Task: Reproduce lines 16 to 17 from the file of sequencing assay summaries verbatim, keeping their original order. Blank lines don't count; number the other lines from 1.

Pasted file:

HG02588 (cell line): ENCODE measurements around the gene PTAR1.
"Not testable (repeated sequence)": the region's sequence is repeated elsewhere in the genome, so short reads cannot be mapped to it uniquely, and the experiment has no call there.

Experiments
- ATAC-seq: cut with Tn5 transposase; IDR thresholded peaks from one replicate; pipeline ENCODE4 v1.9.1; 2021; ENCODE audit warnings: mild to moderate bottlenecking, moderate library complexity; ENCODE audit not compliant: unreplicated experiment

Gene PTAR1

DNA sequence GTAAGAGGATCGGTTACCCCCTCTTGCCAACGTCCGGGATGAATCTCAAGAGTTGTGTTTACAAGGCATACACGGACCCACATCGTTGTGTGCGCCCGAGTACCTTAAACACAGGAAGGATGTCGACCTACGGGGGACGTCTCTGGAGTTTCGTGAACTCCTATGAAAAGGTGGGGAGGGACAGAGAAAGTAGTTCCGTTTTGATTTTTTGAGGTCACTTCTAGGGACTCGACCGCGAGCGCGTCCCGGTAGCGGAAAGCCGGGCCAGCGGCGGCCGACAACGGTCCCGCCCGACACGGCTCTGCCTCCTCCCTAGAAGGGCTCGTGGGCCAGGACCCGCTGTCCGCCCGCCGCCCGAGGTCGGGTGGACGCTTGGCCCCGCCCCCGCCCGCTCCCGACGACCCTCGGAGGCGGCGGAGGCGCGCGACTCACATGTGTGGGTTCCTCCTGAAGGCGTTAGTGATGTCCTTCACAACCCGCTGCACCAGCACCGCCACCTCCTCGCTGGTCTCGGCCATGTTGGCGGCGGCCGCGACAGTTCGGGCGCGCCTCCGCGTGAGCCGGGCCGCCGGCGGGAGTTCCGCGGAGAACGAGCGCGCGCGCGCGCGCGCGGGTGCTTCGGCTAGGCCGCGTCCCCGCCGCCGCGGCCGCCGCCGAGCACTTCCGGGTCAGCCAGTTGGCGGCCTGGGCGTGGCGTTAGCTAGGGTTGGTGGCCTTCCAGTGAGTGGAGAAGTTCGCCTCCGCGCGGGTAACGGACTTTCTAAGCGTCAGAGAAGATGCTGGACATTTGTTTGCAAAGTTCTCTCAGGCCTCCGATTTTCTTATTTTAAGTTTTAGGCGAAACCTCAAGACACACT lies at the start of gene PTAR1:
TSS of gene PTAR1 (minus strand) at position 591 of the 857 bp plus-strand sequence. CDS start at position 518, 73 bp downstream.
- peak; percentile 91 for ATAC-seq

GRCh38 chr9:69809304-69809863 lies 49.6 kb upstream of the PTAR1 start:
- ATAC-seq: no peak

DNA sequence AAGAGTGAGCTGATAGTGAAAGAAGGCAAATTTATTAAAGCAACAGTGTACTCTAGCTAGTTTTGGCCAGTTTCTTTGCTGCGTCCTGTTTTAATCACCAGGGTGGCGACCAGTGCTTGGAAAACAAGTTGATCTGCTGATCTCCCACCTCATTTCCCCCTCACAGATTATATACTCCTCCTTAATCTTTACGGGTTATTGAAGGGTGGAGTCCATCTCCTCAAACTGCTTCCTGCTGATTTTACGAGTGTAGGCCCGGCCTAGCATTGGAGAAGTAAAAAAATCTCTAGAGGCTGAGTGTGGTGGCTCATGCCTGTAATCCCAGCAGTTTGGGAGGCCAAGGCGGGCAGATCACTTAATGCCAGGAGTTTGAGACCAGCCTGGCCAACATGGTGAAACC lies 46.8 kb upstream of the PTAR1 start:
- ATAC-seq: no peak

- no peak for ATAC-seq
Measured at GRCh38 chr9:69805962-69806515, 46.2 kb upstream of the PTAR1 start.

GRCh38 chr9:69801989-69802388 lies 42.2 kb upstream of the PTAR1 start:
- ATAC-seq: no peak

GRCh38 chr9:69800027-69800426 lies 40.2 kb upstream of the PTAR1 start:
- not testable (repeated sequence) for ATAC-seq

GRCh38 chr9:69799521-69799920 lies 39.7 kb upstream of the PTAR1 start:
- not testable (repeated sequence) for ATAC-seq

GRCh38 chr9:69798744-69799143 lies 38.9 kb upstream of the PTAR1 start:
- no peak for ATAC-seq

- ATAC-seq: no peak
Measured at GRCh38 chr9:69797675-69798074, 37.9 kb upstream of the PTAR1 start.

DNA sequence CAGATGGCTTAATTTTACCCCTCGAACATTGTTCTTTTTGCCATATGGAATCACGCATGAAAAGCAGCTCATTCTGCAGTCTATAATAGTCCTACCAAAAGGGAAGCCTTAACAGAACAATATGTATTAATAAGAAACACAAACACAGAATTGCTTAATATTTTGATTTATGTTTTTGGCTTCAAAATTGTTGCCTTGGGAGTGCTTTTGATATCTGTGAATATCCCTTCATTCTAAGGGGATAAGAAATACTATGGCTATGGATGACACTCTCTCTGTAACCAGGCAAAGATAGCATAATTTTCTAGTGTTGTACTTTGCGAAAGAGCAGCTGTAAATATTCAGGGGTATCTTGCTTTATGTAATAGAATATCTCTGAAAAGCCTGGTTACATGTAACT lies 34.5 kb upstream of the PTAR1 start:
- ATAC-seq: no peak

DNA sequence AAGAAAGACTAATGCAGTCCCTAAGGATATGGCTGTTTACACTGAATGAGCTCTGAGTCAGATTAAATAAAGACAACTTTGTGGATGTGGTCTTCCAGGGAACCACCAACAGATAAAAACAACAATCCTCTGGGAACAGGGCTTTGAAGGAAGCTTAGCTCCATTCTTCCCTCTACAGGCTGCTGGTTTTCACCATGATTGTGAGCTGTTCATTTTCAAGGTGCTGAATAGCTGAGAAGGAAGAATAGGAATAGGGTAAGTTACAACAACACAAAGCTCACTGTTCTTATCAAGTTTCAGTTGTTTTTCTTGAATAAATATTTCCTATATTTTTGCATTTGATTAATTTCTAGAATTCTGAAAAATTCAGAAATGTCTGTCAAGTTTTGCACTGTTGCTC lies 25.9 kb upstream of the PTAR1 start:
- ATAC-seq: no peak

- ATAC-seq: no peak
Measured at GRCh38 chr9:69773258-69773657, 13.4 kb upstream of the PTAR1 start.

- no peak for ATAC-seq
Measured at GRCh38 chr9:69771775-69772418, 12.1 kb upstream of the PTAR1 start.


- ATAC-seq: no peak

GRCh38 chr9:69800027-69800426 lies 40.2 kb upstream of the PTAR1 start: